To catch the afternoon ferry from North Sydney we headed south from Ingonish, leaving the national park, coming across a newly opened gondola at Cape Smokey, primarily aimed at capitalising on the ski season but equally useful for obtaining an effortless good view looking back across the bay to Ingonish.
Continuing eastward requires crossing peninsulas and valleys, all with suitable photo opportunities and risking meeting wierdos at the viewpoints..
Stopping for lunch we came across a lobster fisherman unloading his catch. The season only lasts 2 months, starting May and finishing mid-July. The lobster pots are baited with mackerel imported from Spain and the lobsters are processed in a local facility and are kept alive until orders are received from as far afield as the Middle East.
The harbour at Little River Road was clean, unspoilt and empty of people, a wonderful place to spend some time.
Finally we arrived in North Sydney to board our ship, the Atlantic Vision. A bit rustier than the Queen Mary 2 but with the advantage of having parking on board. There are 2.5 km of parking available on the ferry and they make the most of every inch. Every type of transport is squeezed into spaces and angles that P and O would be proud of. We set sail, heading for the eastern Newfoundland port of Argentia, 16 hours away..as yet blissfully unaware of how much could go wrong and yet be so much fun…..
At first it looked so easy:
Two bars, not overly busy
Two restaurants, not overly busy
A drink, a meal and then spend the evening planning the rest of our trip across Newfoundland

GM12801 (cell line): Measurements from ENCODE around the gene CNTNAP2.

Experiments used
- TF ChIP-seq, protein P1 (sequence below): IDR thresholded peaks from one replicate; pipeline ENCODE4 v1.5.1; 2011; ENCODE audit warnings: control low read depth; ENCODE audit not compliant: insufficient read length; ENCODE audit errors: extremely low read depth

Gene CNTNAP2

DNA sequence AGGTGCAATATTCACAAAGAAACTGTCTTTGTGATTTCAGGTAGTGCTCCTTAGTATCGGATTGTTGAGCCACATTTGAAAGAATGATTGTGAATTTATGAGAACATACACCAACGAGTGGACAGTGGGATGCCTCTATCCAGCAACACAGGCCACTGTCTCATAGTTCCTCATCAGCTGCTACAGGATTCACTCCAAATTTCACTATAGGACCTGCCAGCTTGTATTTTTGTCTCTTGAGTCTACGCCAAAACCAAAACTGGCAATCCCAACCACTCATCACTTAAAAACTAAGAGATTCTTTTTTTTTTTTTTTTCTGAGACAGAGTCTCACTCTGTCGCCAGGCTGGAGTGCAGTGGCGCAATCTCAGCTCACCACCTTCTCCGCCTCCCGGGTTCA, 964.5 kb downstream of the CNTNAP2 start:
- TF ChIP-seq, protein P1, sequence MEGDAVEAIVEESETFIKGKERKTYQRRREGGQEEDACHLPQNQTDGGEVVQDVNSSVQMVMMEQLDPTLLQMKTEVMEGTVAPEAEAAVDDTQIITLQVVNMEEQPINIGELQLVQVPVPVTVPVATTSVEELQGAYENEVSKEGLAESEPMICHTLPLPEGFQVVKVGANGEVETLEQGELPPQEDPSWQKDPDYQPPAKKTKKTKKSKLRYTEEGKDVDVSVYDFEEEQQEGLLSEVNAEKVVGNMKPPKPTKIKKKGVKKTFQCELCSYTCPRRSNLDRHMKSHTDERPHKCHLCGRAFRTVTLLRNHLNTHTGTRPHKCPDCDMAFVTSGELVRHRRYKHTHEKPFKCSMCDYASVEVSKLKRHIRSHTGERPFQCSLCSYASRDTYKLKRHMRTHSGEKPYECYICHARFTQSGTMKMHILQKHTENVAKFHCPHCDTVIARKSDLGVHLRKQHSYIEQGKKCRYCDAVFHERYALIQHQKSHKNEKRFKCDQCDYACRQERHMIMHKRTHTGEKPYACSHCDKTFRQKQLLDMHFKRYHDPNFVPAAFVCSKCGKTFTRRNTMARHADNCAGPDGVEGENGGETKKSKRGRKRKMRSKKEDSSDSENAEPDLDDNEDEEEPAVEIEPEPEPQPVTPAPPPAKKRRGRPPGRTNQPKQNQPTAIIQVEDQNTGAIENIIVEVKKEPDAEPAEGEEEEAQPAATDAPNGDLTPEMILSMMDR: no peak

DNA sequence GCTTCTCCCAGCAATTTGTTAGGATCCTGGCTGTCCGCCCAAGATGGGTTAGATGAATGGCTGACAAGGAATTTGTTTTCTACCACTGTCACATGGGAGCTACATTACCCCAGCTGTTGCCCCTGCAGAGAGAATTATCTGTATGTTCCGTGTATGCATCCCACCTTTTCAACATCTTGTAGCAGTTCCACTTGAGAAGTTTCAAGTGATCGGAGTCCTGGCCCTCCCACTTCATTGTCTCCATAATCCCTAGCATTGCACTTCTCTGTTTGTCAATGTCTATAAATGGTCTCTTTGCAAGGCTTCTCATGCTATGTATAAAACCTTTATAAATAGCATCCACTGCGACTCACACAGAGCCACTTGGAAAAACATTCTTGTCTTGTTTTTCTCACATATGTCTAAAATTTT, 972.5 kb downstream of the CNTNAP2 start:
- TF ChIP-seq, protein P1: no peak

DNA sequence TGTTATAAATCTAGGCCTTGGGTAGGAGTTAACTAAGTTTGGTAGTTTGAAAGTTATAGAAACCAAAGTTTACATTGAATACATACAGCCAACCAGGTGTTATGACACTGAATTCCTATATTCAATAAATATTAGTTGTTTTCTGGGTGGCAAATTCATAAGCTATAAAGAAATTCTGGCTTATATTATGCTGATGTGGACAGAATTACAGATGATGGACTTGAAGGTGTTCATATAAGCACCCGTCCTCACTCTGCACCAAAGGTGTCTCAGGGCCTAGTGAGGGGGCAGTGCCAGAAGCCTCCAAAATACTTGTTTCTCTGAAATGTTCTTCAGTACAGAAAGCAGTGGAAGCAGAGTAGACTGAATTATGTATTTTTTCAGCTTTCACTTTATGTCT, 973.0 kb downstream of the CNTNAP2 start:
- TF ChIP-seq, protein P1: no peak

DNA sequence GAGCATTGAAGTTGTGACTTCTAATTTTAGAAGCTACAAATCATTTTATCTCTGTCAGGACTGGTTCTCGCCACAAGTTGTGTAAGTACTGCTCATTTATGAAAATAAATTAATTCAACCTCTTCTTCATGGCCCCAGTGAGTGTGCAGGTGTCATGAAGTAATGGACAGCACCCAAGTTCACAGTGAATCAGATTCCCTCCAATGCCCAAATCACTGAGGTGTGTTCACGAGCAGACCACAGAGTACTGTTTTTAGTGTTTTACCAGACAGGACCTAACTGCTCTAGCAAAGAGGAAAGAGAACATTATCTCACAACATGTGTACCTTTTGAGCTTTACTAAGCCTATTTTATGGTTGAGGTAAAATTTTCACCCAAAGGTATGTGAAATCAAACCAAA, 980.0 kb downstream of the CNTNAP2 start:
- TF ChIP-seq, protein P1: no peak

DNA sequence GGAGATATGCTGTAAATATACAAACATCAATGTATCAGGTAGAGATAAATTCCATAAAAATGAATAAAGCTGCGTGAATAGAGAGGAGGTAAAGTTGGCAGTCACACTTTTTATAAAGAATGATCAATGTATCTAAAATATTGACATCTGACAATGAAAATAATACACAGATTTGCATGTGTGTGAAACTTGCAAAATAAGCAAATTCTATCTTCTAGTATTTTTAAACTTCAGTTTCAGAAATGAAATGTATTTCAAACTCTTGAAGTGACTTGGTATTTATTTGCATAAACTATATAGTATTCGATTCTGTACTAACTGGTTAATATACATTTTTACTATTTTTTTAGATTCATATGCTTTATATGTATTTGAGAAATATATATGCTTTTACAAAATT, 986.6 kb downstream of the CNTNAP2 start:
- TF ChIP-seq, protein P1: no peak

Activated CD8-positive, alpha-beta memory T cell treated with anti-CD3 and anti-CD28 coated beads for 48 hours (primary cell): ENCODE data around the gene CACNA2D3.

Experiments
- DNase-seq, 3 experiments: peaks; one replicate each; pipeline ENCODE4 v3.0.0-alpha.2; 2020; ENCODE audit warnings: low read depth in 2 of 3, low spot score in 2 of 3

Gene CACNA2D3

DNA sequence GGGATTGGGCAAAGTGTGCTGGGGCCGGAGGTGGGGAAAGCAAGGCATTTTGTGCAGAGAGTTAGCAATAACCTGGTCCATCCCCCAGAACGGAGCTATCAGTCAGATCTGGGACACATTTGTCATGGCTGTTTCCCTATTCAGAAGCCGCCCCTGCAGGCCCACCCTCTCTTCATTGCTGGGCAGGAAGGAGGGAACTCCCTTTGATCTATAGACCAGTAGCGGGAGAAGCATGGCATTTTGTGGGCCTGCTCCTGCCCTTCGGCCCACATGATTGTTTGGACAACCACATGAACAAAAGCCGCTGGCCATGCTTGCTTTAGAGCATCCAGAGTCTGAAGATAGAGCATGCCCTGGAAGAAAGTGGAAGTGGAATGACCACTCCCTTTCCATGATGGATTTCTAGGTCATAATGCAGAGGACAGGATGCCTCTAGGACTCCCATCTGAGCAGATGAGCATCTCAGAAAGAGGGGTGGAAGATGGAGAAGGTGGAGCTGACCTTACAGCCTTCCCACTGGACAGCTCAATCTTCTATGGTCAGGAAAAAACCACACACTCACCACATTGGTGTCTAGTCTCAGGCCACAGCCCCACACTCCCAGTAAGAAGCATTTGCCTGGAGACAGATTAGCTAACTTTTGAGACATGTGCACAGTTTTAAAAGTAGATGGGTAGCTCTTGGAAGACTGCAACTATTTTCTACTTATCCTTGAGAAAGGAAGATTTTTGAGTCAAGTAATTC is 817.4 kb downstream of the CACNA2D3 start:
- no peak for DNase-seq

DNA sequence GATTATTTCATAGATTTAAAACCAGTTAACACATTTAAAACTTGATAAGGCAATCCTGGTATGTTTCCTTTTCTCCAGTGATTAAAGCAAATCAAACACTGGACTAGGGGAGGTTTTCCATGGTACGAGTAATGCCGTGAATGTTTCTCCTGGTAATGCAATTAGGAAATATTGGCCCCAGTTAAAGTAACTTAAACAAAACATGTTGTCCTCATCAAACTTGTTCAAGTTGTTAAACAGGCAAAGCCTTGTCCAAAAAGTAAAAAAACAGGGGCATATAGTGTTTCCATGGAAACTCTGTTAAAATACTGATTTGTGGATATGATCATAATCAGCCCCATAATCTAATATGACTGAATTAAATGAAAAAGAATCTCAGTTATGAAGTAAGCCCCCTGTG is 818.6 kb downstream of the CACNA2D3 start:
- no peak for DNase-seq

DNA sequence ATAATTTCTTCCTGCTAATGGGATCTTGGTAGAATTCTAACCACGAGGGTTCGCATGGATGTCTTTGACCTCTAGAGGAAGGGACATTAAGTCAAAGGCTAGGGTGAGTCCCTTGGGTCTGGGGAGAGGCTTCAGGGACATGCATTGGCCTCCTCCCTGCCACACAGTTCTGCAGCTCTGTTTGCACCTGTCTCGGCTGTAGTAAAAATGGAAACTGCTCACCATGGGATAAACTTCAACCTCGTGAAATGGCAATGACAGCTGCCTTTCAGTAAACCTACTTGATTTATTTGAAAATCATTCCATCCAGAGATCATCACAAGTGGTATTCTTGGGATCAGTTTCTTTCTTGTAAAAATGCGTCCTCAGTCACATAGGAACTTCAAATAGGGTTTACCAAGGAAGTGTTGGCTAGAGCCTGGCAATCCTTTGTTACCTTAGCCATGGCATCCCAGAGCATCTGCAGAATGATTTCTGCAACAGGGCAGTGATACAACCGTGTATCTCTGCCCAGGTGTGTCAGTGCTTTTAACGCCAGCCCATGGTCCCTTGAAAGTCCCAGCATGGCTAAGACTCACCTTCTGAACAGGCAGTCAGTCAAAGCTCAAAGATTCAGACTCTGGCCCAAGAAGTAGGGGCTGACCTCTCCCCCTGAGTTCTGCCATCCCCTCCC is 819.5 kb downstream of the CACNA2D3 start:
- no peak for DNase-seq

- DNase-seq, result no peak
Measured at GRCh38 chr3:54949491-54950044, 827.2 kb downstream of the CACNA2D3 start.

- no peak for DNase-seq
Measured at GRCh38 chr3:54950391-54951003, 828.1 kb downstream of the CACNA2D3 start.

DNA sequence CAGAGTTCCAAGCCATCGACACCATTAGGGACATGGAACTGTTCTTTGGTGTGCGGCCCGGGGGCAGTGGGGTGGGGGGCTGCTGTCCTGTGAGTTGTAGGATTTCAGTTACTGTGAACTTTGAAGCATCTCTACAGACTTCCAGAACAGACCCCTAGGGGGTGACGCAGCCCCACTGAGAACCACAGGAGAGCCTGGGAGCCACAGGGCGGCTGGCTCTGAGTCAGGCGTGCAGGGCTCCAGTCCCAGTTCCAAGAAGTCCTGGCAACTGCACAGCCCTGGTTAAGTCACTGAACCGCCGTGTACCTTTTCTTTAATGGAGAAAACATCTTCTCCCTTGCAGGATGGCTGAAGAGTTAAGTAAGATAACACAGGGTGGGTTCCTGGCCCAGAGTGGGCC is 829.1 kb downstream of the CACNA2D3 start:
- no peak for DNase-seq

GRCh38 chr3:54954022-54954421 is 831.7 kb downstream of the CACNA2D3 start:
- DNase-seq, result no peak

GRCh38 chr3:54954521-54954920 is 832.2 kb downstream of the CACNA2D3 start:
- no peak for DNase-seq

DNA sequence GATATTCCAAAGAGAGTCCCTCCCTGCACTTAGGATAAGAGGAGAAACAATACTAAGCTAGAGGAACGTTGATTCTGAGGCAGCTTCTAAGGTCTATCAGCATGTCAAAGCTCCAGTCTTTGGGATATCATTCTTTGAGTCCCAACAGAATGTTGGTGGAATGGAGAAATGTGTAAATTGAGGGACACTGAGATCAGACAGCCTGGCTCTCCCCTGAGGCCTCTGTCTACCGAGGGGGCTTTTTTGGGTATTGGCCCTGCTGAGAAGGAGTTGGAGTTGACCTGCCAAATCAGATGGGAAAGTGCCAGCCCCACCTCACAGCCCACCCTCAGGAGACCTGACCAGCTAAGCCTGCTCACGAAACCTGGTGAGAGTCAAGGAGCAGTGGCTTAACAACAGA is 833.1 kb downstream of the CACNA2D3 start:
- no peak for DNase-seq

Bar 1 had a problem with the card machine. The “a la carte” restaurant had a problem with a) waiting times for a table, b) hopeless staff and c) payment and tips, due to the problem with the card machine. We waited an hour for a table and probably the same to be served but whilst waiting in the bar we met some great people including a number who were travelling over to St Johns for the inaugural NASCAR Pinty series, notably an aging Rock Hudson look-alike who insisted on ringing the bell at the bar, signifying he’d get a round in for all of us..this improved the mood no end…
In the restaurant we got speaking to a delightful family who’d been waiting for much longer than us, with 2 young children in tow. They were determined to bring their children up to understand the world from a wider perspective than most Canadians. They had a beaten-up VW camper and had an open ended trip to Newfoundland planned. The only wierd thing was that he was a Newcastle United supporter, a bit of a throwback in this day and age.
Ora had told us about Come Home a festival of sorts celebrated by Newfoundlanders every 5-10 years when they are encouraged home to their communities for a celebration and party.
In the gift shop on the boat were an incredible amount of COME HOME 2022 souvenirs and chatting to the assistant she explained that it should have happened in 2020 but due to the pandemic it had been postponed until this year. It occurs mainly in July so we probably wouldn’t experience anything.
And so to bed in a cabin with no windows but we both slept really well. Woke up to announcements, we were docking in 45 minutes, at 9.30 am which didn’t correspond to our watches or phones. Another interesting quirk of Newfoundland is they have decided to be 1\2 hour ahead of the rest of eastern Canada.
We were greeted with our rather daunting first view of Newfoundland
Plan A was to drive south to Cape St Mary but the heavy fog ruined that idea so we found a cafe just outside the port and enjoyed a breakfast of bacon, eggs, fishcake, home-made beans and fried bread dough…our introduction to the wild and wacky world of Newfoundland cuisine. We then set off to the capital, St John’s..